What are Cankles and are They a Bad Thing?

womans feet

Tapered and slim ankles seem to be a standard if you want to have physically appealing legs. This is why most people dread having cankles. They make the legs look chunky and uneven; the fat around the ankles could also make one wonder if there’s an underlying health issue.

But what are cankles and should they be a cause of concern?

What are Cankles?

Cankles is the term for the thick area where your calf meets your ankle. The word is slang, combining the words “ankle” and “calf.”

People use this word to describe legs where the calf doesn’t dip down the ankles in a way that lacks the definition that a slimmer, more tapered ankle gives. Many people refer to cankles as a look that should be avoided as many don’t like the look of thicker ankles, especially when it’s viewed from behind or below.

Typically, a person has slimmer ankles compared to the calf. People with cankles are different because the ankle area is the same size as the calf.

What Causes Cankles

Cankles or ankles that are thicker and less defined are caused by a number of factors. The most common ones are listed below:

  • Weight Gain

Weight gain could be another reason cankles develop. This involves numerous factors as well like hormone fluctuation or pregnancy. An increase in body fat, particularly around the legs and ankles, contributes toward a heavier weight on the feet and legs.

For example, in pregnancy, extra fluid in the body and the pressure from the growing uterus could cause edema or swelling of the ankles and feet.

  • Genetics

Just like everything else in the body, the way our ankles are formed has something to do with genetics. Cankles could be caused by the fat distribution in the body or due to the bone and muscle formation.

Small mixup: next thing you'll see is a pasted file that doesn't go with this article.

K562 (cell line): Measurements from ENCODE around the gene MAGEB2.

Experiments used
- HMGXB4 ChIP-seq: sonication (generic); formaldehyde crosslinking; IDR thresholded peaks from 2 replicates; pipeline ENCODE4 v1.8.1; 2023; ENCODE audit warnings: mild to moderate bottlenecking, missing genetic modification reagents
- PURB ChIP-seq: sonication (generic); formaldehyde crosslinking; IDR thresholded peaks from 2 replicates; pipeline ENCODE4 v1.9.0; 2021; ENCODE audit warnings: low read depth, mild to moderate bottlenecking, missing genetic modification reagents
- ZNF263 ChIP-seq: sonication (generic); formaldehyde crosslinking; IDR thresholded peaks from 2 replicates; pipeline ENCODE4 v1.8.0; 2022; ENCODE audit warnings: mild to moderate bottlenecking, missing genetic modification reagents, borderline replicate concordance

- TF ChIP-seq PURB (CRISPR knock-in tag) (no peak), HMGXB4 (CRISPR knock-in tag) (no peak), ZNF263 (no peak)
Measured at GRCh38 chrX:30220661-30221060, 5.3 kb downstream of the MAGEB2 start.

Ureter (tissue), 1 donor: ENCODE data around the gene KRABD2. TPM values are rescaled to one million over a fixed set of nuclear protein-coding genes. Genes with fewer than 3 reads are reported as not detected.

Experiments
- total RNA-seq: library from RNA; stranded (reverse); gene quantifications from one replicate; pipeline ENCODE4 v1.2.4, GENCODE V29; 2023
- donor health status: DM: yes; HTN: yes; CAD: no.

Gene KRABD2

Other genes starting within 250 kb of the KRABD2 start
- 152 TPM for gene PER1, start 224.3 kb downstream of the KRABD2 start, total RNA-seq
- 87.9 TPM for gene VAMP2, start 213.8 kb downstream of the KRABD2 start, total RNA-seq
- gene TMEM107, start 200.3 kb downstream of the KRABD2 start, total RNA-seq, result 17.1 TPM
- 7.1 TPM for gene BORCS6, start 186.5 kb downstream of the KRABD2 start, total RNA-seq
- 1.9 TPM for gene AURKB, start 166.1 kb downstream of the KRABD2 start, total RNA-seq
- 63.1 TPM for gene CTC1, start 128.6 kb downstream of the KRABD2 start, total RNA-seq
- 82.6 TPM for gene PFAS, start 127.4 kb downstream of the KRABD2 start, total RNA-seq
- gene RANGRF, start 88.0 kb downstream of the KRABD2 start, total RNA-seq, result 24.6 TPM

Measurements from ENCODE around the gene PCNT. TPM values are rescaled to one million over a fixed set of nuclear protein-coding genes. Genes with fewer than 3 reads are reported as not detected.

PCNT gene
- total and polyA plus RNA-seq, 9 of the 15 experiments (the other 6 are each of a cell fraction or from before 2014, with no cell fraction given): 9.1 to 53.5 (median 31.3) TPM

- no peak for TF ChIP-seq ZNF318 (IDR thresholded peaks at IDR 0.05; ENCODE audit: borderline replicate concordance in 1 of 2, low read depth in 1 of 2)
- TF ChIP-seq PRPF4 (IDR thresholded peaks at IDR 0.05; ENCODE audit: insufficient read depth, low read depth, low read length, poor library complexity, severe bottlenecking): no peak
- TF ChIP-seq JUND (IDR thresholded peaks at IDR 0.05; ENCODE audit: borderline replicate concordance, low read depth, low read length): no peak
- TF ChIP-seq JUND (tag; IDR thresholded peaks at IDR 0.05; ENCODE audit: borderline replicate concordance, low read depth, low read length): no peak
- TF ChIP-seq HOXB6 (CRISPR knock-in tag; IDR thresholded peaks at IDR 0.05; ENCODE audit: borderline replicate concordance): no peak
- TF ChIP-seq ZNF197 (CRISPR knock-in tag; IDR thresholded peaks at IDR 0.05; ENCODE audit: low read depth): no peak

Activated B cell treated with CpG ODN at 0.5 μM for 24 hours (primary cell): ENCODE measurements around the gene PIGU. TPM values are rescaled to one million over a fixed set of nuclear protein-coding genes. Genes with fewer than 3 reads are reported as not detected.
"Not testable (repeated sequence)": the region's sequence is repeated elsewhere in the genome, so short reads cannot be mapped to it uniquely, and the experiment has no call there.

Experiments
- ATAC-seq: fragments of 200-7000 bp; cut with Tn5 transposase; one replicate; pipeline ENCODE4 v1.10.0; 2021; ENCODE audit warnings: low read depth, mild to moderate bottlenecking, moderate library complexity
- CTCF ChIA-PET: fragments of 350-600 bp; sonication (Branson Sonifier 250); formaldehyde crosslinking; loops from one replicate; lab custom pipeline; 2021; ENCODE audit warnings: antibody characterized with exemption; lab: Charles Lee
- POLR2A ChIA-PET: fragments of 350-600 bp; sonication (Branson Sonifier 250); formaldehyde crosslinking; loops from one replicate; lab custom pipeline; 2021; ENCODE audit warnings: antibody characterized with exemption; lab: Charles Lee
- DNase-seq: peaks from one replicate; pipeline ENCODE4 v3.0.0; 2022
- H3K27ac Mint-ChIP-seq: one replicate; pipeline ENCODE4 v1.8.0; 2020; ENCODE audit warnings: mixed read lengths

It’s not solely the extra pounds that cause this particular problem, though. Genetics and hormones play a role in how the body distributes fat cells to different areas.

If you’re predisposed to carrying weight in your ankles and lower legs when you gain weight, no matter where the initial deposit comes from, there will always be the possibility of developing cankles.

  • Lifestyle

Lack of exercise and poor diet can also cause cankles. There are some cases where poor diet such as eating too much red meat, sugar, and trans-fat can lead to foot pain like the inflammation of the plantar fascia, arthritis and heel spurs.

  • Medication

Medication could affect your body’s water retention and trigger swelling between the ankles and calves.

How can you avoid developing cankles?

To help prevent the development of cankles, it is best to maintain a healthy weight that won’t put excess strain on the feet and ankles. Also, taking care of one’s health prevents obesity which contributes towards cankles.

Getting ample exercise, cutting out unhealthy foods (i.e. fast food), limiting salt intake, and reducing stress are also helpful tactics in avoiding leg problems. Those who wish to lose weight should target their middle section, which includes the waistline, hips, buttocks, upper thighs, lower back and abdominal muscles.

How to Get Rid of Cankles

person wearing converse sneakers
Photo by Marcus Wallis on Unsplash

Cankles can be removed in a number of ways. If you have them because of weight gain or water retention, then they could be removed by incorporating healthy eating habits and exercise into your everyday routine.

Choose food high in fiber, protein, and green and leafy vegetables. These types of foods will help the body store less fat and stay healthy. Also, get the right amount of micronutrients such as potassium, vitamin C, vitamin B12, and calcium, to prevent vitamin deficiency and boost metabolism.

In addition to eating healthy, you can start an exercise routine that specifically targets the leg and calf muscles.

Here are some examples of workouts you can try:

  • Walking
  • Jogging
  • Jump rope
  • Lunges
  • Yoga
  • Calf raises

Bear in mind that there will be individuals who won’t be able to slim down their cankles with just diet and exercise. People who have lipoedema (a disease-causing fat accumulation in legs, arms, or abdomen) is an example.

Cankle Surgery